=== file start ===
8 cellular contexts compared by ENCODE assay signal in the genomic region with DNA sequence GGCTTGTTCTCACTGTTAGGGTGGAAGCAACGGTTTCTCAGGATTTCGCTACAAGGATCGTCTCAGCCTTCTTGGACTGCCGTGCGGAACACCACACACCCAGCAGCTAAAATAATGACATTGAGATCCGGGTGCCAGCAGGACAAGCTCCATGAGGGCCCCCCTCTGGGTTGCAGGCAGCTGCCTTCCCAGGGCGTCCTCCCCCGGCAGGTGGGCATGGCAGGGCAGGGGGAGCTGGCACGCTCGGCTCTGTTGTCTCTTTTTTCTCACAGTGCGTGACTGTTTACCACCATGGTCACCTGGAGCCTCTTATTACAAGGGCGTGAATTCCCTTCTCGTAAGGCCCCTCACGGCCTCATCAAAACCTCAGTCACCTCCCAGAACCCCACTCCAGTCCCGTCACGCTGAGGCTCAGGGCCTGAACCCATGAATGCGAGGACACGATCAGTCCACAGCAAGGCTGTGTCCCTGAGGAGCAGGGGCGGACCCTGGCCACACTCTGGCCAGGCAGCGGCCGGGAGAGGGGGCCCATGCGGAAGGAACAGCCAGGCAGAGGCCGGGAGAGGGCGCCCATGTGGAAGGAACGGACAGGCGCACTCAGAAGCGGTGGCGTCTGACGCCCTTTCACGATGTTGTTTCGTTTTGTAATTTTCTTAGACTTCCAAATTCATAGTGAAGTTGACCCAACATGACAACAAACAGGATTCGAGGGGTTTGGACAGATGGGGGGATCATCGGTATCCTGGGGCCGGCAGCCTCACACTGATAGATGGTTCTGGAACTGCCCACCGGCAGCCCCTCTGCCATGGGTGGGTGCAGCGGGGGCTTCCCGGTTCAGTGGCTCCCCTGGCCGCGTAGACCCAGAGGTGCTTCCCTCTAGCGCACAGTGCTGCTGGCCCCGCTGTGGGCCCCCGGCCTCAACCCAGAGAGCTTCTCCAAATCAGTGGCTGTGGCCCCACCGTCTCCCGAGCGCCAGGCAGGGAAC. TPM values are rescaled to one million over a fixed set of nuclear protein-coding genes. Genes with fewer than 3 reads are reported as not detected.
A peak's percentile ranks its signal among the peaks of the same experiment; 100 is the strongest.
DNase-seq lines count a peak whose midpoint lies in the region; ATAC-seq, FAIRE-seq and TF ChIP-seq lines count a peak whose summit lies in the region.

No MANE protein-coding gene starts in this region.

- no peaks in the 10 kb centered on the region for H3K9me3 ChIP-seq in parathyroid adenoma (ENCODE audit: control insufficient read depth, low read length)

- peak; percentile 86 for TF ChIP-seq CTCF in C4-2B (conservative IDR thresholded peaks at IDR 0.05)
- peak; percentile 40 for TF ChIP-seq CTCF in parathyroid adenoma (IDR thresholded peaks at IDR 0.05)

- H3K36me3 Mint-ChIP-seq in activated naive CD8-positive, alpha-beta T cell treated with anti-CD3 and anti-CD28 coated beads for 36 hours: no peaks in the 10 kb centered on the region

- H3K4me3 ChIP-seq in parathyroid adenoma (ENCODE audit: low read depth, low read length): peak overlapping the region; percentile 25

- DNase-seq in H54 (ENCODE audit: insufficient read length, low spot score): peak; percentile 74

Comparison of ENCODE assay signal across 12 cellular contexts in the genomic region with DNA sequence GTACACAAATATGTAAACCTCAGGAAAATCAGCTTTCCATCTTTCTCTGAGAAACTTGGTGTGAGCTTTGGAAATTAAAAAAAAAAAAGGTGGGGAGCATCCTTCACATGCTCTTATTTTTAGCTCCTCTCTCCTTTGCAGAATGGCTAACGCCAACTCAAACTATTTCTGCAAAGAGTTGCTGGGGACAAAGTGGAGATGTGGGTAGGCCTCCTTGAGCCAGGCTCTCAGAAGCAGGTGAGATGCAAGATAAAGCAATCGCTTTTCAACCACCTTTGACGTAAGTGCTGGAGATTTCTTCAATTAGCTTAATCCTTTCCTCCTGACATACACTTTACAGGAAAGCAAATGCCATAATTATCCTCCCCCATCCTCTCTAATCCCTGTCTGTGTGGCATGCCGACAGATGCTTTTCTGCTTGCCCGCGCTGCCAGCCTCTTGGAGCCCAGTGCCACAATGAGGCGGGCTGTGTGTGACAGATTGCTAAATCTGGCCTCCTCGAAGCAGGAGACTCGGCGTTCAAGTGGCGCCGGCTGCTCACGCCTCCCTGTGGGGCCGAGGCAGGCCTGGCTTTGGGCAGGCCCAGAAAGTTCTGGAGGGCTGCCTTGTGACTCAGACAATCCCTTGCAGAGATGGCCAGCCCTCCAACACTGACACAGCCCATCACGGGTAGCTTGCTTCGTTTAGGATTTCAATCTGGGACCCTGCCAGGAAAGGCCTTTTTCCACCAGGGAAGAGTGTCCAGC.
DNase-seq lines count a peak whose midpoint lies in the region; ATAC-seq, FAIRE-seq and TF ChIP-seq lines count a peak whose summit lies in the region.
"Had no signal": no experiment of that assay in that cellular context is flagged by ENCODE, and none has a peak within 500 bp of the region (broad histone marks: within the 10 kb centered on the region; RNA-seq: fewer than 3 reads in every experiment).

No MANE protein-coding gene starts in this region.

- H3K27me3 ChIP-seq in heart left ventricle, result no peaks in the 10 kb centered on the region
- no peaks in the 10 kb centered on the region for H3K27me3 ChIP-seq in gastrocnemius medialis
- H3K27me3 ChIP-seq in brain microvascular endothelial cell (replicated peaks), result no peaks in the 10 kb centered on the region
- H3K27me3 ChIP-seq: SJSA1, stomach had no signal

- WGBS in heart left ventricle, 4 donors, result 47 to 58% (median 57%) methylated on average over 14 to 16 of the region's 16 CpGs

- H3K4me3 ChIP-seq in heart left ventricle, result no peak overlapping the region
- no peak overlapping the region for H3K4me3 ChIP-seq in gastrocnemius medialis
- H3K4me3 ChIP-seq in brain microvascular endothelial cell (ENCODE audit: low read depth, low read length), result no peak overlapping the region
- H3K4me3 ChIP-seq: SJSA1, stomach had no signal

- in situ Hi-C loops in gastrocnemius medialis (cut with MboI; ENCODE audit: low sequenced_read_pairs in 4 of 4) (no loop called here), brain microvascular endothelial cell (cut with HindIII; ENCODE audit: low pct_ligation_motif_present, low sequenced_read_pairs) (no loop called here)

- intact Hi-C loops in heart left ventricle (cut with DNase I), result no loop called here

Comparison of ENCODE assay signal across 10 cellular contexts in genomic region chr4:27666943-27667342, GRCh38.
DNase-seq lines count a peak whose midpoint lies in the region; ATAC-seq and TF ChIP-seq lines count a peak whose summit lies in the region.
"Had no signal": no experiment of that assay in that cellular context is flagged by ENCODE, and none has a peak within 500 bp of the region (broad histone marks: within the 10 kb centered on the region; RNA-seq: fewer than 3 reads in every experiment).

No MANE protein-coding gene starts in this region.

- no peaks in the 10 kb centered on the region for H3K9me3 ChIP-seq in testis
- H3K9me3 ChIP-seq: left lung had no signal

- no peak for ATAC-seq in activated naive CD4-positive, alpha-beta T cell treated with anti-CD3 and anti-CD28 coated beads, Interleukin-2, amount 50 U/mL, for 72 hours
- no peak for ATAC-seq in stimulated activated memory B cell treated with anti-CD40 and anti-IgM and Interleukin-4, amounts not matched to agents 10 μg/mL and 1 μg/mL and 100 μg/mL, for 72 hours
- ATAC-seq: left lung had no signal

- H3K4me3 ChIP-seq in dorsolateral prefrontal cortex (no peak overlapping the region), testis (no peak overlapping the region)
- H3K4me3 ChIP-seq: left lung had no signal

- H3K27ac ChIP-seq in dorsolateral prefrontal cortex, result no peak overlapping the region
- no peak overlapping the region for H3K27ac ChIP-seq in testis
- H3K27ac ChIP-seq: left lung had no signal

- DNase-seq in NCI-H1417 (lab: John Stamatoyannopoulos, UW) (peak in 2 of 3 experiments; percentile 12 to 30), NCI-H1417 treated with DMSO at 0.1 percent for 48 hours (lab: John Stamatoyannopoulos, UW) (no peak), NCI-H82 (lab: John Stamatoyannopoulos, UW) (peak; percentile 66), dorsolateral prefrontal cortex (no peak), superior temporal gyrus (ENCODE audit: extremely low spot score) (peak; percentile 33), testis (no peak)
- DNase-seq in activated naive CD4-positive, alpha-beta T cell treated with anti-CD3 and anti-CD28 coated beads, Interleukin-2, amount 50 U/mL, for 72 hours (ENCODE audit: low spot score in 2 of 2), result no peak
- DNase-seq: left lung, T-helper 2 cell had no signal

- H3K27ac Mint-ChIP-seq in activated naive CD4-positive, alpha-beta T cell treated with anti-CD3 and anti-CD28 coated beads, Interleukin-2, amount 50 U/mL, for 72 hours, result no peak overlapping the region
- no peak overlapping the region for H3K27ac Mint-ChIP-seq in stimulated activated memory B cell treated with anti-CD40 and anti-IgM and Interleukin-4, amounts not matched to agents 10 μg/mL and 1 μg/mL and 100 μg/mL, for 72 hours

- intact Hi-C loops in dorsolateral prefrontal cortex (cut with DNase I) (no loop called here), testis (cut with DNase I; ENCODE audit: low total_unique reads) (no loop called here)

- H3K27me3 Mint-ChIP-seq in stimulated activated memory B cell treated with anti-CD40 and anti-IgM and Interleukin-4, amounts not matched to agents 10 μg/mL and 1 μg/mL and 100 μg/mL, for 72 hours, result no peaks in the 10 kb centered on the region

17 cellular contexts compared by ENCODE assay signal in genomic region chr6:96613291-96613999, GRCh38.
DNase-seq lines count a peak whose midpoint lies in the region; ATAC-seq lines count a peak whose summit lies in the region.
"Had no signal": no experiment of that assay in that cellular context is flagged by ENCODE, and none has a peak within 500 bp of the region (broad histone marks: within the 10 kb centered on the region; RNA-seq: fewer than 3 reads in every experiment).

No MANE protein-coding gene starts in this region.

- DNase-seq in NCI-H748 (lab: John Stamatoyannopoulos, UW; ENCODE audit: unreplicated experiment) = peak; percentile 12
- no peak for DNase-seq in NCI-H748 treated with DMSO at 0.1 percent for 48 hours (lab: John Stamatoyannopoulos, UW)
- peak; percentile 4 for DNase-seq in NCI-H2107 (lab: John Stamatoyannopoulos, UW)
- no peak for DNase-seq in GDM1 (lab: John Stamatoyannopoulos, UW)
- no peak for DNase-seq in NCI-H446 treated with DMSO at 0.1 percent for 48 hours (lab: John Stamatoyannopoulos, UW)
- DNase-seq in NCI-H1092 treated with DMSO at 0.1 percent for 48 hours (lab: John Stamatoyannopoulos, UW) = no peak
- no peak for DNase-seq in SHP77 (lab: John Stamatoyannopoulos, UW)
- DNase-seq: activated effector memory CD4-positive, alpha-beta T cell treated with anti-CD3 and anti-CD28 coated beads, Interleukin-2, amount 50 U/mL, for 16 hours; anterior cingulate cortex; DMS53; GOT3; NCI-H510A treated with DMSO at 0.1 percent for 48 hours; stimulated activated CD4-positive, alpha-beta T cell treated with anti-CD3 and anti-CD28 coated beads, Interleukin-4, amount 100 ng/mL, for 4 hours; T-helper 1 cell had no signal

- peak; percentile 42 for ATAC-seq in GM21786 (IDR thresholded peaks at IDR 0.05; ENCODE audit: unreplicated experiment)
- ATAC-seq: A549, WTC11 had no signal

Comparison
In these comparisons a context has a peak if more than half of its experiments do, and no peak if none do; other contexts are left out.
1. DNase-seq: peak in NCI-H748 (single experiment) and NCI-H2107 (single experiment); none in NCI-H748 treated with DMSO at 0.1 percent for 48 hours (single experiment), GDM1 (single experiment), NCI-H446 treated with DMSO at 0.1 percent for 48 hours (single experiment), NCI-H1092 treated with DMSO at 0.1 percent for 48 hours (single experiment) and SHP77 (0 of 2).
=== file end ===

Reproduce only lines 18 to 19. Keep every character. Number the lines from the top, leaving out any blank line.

- H3K27me3 ChIP-seq: SJSA1, stomach had no signal

- WGBS in heart left ventricle, 4 donors, result 47 to 58% (median 57%) methylated on average over 14 to 16 of the region's 16 CpGs